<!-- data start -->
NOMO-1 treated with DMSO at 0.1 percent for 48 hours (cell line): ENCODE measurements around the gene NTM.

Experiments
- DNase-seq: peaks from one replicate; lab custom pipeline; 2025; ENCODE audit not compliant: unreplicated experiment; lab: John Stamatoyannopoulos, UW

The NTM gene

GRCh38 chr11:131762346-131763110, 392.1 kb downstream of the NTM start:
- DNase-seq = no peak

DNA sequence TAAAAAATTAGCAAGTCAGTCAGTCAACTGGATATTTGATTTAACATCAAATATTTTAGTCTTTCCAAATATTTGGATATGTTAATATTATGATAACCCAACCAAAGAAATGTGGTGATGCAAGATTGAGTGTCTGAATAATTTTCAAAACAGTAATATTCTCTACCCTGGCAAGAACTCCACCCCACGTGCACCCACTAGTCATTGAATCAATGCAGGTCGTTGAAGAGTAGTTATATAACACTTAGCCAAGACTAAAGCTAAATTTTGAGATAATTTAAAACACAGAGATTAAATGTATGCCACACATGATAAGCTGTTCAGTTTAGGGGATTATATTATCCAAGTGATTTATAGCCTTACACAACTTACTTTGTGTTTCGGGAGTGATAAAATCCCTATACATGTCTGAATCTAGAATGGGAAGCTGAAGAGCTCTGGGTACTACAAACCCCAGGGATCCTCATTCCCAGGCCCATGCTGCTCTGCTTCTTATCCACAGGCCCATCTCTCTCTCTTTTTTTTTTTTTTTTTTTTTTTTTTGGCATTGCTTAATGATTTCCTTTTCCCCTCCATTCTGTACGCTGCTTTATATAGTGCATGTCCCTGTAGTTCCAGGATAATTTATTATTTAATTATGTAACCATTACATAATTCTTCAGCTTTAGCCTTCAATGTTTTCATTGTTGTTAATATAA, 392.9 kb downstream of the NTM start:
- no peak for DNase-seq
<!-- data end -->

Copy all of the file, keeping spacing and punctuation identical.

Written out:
NOMO-1 treated with DMSO at 0.1 percent for 48 hours (cell line): ENCODE measurements around the gene NTM.

Experiments
- DNase-seq: peaks from one replicate; lab custom pipeline; 2025; ENCODE audit not compliant: unreplicated experiment; lab: John Stamatoyannopoulos, UW

The NTM gene

GRCh38 chr11:131762346-131763110, 392.1 kb downstream of the NTM start:
- DNase-seq = no peak

DNA sequence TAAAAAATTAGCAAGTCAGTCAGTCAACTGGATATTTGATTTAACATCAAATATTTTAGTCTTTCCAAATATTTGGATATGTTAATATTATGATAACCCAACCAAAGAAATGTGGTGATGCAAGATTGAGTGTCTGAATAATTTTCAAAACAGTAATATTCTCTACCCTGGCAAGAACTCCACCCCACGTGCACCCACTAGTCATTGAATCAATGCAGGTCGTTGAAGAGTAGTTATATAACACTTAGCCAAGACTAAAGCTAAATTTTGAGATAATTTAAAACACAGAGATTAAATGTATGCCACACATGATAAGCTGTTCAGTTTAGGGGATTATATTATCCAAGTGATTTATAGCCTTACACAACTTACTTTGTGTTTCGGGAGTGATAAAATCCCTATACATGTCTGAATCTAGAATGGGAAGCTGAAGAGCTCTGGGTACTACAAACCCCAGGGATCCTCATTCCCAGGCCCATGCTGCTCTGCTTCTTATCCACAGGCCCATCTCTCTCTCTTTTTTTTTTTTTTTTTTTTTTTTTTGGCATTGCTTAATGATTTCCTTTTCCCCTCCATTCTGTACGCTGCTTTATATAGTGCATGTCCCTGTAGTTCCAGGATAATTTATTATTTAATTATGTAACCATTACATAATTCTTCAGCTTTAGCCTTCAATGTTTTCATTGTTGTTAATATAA, 392.9 kb downstream of the NTM start:
- no peak for DNase-seq